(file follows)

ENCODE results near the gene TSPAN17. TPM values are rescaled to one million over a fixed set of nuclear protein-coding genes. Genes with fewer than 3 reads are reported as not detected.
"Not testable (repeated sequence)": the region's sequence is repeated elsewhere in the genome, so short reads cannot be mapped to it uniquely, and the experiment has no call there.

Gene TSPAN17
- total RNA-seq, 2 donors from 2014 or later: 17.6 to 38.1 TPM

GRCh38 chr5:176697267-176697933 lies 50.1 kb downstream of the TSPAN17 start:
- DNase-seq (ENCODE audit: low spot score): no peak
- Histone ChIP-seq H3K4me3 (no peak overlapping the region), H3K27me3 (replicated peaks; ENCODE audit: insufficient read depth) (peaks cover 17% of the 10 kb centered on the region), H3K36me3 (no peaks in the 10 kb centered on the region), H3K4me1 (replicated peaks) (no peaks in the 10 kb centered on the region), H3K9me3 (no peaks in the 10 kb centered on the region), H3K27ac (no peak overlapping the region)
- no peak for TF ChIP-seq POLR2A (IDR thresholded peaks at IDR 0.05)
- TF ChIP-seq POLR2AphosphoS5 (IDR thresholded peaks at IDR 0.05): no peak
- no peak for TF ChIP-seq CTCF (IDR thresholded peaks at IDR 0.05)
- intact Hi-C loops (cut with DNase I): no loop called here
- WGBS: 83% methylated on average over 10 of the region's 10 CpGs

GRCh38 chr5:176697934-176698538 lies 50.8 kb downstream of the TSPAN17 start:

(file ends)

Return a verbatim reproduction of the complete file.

ENCODE results near the gene TSPAN17. TPM values are rescaled to one million over a fixed set of nuclear protein-coding genes. Genes with fewer than 3 reads are reported as not detected.
"Not testable (repeated sequence)": the region's sequence is repeated elsewhere in the genome, so short reads cannot be mapped to it uniquely, and the experiment has no call there.

Gene TSPAN17
- total RNA-seq, 2 donors from 2014 or later: 17.6 to 38.1 TPM

GRCh38 chr5:176697267-176697933 lies 50.1 kb downstream of the TSPAN17 start:
- DNase-seq (ENCODE audit: low spot score): no peak
- Histone ChIP-seq H3K4me3 (no peak overlapping the region), H3K27me3 (replicated peaks; ENCODE audit: insufficient read depth) (peaks cover 17% of the 10 kb centered on the region), H3K36me3 (no peaks in the 10 kb centered on the region), H3K4me1 (replicated peaks) (no peaks in the 10 kb centered on the region), H3K9me3 (no peaks in the 10 kb centered on the region), H3K27ac (no peak overlapping the region)
- no peak for TF ChIP-seq POLR2A (IDR thresholded peaks at IDR 0.05)
- TF ChIP-seq POLR2AphosphoS5 (IDR thresholded peaks at IDR 0.05): no peak
- no peak for TF ChIP-seq CTCF (IDR thresholded peaks at IDR 0.05)
- intact Hi-C loops (cut with DNase I): no loop called here
- WGBS: 83% methylated on average over 10 of the region's 10 CpGs

GRCh38 chr5:176697934-176698538 lies 50.8 kb downstream of the TSPAN17 start: